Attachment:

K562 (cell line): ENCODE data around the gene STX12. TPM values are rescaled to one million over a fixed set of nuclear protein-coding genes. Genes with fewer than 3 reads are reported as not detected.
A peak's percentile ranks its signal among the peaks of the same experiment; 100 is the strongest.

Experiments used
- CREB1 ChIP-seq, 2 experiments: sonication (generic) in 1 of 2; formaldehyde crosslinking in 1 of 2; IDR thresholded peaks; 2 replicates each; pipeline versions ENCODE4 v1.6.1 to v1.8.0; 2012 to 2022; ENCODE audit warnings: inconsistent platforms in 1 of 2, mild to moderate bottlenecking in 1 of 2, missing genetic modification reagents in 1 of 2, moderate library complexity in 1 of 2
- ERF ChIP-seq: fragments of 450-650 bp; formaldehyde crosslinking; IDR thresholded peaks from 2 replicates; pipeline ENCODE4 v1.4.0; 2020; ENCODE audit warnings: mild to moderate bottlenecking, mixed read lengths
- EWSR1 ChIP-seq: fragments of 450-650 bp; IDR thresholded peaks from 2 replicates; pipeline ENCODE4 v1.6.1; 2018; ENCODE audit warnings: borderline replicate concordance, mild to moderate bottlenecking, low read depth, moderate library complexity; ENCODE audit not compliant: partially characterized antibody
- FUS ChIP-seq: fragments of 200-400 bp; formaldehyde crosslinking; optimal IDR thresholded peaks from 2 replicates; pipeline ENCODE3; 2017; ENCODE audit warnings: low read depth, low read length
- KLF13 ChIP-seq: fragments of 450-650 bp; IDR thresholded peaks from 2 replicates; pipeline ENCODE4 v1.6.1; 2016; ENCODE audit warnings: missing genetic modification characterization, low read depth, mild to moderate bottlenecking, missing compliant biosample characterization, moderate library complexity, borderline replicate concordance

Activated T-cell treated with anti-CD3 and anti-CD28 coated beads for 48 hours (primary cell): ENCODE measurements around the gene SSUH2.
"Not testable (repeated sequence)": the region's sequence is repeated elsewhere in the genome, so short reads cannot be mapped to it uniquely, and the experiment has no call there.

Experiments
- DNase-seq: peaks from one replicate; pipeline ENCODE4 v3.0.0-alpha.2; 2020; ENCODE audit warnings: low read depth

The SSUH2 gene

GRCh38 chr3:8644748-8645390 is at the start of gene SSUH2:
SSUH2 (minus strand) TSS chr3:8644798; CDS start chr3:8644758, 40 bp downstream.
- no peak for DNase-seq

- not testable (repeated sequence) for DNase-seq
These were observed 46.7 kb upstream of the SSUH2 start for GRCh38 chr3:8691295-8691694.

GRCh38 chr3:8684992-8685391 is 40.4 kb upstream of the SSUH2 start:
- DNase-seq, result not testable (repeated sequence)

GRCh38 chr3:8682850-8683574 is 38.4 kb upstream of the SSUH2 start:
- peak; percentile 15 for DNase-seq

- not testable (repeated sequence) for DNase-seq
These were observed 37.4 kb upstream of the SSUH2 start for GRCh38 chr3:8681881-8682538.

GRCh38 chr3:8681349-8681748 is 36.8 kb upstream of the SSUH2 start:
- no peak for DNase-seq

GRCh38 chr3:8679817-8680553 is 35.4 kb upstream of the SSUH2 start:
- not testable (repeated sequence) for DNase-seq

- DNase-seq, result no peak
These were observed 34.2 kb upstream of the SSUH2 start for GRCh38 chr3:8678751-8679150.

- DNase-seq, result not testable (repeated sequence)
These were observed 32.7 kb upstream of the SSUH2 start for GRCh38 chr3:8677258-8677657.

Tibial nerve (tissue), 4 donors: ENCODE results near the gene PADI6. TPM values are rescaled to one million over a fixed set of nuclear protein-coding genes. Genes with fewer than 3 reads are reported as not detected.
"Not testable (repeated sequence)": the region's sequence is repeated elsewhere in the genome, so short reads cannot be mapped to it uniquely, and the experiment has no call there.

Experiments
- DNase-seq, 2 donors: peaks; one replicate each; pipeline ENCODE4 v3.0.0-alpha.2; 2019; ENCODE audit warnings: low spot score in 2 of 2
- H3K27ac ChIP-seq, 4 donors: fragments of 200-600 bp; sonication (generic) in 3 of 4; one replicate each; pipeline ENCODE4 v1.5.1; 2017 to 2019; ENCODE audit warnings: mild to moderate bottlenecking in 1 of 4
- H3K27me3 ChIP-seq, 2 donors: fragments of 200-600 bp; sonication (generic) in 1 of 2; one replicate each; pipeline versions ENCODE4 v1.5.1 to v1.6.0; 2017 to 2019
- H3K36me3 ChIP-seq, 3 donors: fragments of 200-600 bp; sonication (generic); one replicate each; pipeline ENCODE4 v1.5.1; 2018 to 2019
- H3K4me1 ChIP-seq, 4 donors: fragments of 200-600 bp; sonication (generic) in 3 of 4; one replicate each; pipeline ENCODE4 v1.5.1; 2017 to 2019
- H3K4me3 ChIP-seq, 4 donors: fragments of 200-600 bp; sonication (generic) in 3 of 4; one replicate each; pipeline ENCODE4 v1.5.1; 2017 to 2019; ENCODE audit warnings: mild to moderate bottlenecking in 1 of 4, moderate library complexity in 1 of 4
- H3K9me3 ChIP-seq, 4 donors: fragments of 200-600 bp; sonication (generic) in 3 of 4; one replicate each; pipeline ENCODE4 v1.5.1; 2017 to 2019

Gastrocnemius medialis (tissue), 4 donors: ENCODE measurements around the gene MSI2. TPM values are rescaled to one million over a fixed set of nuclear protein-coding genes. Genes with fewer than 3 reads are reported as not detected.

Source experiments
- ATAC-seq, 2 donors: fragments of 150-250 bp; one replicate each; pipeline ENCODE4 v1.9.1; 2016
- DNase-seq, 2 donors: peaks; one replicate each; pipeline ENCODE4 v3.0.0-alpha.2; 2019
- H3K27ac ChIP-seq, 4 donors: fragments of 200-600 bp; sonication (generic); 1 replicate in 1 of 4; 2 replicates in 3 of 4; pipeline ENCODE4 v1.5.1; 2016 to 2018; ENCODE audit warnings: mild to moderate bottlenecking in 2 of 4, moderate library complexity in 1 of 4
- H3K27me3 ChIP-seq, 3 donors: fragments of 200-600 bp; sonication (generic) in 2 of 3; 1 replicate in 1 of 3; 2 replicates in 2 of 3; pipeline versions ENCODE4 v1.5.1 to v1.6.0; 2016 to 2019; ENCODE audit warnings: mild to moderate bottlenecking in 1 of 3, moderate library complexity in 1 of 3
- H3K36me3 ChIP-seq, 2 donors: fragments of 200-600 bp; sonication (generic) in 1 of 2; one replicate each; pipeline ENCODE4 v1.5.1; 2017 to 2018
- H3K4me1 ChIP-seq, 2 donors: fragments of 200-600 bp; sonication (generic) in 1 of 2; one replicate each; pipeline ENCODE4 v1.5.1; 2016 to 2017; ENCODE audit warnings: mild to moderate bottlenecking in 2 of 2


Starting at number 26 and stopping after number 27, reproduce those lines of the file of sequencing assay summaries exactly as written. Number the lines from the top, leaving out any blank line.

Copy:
- no peak for DNase-seq

GRCh38 chr3:8679817-8680553 is 35.4 kb upstream of the SSUH2 start: